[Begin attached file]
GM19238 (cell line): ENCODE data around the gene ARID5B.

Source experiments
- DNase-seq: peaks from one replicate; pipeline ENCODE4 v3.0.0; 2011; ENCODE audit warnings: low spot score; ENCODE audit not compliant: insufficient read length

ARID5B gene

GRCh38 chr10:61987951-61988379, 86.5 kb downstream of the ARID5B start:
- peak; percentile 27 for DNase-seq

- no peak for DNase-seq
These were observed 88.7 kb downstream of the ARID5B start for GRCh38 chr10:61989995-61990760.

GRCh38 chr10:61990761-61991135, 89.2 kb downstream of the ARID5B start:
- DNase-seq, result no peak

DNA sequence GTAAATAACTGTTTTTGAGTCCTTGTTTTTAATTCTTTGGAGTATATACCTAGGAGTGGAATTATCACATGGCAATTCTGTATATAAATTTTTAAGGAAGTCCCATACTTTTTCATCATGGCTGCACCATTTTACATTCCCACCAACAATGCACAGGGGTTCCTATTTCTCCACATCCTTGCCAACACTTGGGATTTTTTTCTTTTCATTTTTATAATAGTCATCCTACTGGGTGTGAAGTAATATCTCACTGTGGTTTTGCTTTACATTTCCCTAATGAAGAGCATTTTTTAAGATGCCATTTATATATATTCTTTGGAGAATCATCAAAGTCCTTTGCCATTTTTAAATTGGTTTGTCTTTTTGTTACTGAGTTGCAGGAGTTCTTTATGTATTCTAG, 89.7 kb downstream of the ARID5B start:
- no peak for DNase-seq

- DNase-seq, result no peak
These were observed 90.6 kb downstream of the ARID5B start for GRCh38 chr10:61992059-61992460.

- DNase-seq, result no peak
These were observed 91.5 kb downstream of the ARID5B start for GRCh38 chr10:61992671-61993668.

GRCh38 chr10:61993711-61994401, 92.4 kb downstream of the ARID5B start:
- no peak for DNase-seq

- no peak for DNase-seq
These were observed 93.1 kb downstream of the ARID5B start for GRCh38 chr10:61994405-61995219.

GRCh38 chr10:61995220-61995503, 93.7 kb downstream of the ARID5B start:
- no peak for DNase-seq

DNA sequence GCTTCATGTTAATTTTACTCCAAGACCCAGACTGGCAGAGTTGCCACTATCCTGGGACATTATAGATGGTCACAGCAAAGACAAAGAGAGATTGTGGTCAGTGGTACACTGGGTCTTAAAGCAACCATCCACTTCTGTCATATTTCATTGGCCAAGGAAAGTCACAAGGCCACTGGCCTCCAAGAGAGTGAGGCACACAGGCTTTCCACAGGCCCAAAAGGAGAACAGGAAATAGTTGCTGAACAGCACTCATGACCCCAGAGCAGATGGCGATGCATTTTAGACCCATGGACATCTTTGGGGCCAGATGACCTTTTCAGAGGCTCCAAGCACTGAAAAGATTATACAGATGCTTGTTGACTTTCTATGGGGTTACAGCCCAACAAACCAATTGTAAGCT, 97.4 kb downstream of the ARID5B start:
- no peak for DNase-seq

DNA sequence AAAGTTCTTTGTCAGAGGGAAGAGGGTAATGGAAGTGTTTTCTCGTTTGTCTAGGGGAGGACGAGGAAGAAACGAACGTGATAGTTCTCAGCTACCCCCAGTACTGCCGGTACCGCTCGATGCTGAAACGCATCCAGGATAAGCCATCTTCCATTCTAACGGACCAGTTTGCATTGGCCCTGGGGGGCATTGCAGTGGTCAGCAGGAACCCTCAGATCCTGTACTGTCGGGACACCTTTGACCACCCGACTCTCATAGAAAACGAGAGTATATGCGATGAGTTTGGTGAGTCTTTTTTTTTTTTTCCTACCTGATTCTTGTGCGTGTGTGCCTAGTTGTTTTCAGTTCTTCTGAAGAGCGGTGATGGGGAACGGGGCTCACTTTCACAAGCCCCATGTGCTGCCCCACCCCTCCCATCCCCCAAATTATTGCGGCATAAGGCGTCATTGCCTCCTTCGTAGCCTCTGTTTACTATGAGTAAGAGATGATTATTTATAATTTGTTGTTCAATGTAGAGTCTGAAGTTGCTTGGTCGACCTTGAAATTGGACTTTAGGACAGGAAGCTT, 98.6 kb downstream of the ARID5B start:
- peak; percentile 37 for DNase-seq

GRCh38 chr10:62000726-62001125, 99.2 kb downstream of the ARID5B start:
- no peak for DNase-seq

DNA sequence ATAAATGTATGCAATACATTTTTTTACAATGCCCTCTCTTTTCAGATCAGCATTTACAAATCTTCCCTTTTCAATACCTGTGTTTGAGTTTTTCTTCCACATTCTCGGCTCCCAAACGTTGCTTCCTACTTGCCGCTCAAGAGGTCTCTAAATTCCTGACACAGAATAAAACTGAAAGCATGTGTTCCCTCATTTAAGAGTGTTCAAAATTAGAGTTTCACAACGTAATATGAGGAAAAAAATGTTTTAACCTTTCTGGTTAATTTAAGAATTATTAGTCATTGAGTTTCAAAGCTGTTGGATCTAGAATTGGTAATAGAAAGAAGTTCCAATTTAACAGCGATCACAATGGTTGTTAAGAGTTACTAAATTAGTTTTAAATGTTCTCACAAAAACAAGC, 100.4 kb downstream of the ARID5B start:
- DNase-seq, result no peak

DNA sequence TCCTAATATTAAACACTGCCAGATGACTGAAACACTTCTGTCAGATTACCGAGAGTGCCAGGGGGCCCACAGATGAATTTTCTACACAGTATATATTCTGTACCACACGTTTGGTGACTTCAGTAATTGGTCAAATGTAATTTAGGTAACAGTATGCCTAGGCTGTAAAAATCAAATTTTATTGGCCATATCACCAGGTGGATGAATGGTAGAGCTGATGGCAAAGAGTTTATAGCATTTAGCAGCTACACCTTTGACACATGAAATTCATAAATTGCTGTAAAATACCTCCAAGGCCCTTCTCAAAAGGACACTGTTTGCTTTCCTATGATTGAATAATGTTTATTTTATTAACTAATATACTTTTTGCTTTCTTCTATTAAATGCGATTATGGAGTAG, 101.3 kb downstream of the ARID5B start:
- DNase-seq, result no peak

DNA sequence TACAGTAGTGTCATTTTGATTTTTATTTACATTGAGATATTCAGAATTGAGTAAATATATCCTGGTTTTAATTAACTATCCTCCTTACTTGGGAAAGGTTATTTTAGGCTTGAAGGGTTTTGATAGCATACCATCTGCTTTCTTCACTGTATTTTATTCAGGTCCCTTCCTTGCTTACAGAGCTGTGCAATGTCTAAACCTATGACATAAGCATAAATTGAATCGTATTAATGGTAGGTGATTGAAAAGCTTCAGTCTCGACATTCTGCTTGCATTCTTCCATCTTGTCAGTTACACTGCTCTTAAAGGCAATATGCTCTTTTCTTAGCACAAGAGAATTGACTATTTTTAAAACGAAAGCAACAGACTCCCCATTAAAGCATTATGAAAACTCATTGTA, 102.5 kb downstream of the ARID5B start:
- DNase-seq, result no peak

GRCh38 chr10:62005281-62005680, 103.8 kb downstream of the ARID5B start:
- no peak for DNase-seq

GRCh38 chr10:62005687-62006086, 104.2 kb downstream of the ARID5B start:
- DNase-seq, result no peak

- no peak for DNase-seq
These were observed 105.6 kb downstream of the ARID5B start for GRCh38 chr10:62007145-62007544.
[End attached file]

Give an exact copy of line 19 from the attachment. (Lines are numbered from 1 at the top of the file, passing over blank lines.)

- no peak for DNase-seq